Student Repertoire: Tristesse by Robert Fuchs

Tristesse Op.47 No.5 - Another Sad Song

Robert Fuchs 1847 - 1927, Late Romantic Composer

When Students are learning new music it's easy to become completely distracted by fundamentals. Things like note reading, fingering, musical terms and tempo can take up all lesson time and certainly all practice time. Although these elements of piano study are necessary, it often leaves little time for musicianship and interpretation. For this reason it's often better to visit certain pieces after you have far surpassed them technically, Robert Fuch's Piano solo Op.47. No.5 might be one of these pieces.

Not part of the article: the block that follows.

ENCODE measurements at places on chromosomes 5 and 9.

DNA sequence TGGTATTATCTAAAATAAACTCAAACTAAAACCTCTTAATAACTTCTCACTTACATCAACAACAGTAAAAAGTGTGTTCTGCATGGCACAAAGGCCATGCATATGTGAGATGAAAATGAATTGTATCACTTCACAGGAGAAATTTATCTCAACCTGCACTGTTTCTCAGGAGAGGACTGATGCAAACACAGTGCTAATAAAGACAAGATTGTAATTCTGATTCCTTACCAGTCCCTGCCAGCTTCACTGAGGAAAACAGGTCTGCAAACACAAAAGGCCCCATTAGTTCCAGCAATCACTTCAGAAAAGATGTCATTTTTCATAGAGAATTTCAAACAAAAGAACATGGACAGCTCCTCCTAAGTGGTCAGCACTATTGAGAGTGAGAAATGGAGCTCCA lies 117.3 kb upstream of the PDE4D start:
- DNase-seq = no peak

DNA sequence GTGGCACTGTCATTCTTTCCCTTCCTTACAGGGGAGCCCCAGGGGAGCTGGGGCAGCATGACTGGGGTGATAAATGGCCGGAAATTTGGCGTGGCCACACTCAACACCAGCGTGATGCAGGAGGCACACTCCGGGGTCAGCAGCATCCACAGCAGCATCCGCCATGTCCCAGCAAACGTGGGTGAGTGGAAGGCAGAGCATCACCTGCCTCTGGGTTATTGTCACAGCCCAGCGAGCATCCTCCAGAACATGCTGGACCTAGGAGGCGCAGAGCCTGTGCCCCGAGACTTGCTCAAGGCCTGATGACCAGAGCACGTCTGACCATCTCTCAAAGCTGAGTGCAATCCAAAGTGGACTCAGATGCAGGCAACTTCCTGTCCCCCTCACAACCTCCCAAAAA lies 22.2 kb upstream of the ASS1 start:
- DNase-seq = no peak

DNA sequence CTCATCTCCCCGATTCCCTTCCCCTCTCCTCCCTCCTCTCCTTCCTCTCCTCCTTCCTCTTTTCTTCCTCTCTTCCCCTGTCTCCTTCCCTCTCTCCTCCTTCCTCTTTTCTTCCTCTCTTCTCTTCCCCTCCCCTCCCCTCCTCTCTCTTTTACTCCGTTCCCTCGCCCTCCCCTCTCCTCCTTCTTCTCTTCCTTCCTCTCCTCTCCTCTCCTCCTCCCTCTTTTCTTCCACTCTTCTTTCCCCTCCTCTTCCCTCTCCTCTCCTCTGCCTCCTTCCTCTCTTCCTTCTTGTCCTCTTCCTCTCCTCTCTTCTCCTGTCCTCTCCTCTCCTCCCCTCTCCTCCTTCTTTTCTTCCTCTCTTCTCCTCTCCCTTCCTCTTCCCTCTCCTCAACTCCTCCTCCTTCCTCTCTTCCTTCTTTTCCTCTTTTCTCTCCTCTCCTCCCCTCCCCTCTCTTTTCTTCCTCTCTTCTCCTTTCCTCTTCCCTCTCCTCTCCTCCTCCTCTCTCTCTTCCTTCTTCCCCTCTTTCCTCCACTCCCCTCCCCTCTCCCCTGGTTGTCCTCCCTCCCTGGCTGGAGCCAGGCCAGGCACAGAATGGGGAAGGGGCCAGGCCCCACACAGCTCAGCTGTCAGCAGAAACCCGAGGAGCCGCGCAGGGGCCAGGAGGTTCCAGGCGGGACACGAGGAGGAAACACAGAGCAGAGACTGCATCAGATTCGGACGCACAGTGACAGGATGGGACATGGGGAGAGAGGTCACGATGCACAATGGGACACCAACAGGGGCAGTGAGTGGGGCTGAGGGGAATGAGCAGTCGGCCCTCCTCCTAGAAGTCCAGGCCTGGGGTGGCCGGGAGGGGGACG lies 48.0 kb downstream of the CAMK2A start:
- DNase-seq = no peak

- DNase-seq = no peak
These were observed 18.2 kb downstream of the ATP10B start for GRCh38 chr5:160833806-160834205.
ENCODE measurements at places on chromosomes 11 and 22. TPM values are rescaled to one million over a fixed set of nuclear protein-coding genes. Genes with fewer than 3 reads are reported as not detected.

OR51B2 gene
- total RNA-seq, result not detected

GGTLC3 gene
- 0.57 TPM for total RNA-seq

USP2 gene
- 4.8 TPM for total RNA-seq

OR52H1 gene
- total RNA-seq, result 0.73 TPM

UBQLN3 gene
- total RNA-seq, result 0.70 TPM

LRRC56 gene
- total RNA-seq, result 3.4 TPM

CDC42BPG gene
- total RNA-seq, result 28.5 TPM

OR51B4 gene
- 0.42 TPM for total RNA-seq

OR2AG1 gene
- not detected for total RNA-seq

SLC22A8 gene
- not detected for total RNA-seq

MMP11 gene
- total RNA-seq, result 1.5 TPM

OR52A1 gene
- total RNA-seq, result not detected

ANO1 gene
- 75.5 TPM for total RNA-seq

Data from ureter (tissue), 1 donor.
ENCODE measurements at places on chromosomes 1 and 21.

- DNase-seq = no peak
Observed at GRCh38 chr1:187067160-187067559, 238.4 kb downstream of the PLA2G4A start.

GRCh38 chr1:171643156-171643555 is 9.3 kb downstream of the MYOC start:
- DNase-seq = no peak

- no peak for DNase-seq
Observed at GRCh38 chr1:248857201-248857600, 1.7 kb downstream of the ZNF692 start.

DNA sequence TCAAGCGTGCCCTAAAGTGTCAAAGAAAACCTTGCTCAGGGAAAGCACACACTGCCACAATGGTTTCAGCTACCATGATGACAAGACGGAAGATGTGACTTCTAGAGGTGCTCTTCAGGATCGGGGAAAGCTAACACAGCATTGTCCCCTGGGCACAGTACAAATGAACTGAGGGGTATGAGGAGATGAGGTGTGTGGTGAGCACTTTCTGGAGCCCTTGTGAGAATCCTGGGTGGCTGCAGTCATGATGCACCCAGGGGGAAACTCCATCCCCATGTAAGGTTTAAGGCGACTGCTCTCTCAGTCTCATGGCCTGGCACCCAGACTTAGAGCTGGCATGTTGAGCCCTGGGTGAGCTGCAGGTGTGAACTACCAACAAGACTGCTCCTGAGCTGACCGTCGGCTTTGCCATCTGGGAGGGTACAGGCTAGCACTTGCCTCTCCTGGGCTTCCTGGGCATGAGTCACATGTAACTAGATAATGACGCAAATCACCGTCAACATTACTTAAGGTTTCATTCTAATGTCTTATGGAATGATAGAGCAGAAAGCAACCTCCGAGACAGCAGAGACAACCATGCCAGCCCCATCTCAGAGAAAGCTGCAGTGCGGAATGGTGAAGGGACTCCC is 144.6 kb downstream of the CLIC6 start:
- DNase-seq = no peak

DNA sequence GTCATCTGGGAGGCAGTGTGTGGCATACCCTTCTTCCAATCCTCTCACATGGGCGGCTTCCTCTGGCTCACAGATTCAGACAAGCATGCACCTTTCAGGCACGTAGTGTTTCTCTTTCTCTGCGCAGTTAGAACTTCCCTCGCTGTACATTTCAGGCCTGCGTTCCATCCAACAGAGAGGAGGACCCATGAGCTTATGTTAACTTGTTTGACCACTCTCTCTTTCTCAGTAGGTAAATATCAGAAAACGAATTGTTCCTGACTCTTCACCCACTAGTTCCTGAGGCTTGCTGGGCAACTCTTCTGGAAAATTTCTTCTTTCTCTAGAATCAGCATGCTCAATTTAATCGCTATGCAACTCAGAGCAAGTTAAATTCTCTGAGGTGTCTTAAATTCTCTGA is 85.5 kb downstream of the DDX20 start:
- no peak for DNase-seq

"Tristesse" is powerfully expressive. There is plenty of room to explore subtleties and nuance. Fuchs was a late Romantic composer which in many ways gives the performer more liberties with phrasing and rubato. How many different ways can you play that hauntingly beautiful four note melody in bar 11: (Fa, Mi, Re, Sol) and how can we vary it on the repeat so that it is even more sweetly longing?

Fuchs was a teacher of music theory and composition and his imagination and skill is clear even in a piece as simple as the "Tristesse". How often do we find a Neapolitan - V7 - I chord progression in a beginners piano solo? It's quite magnificent.   


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starr meneely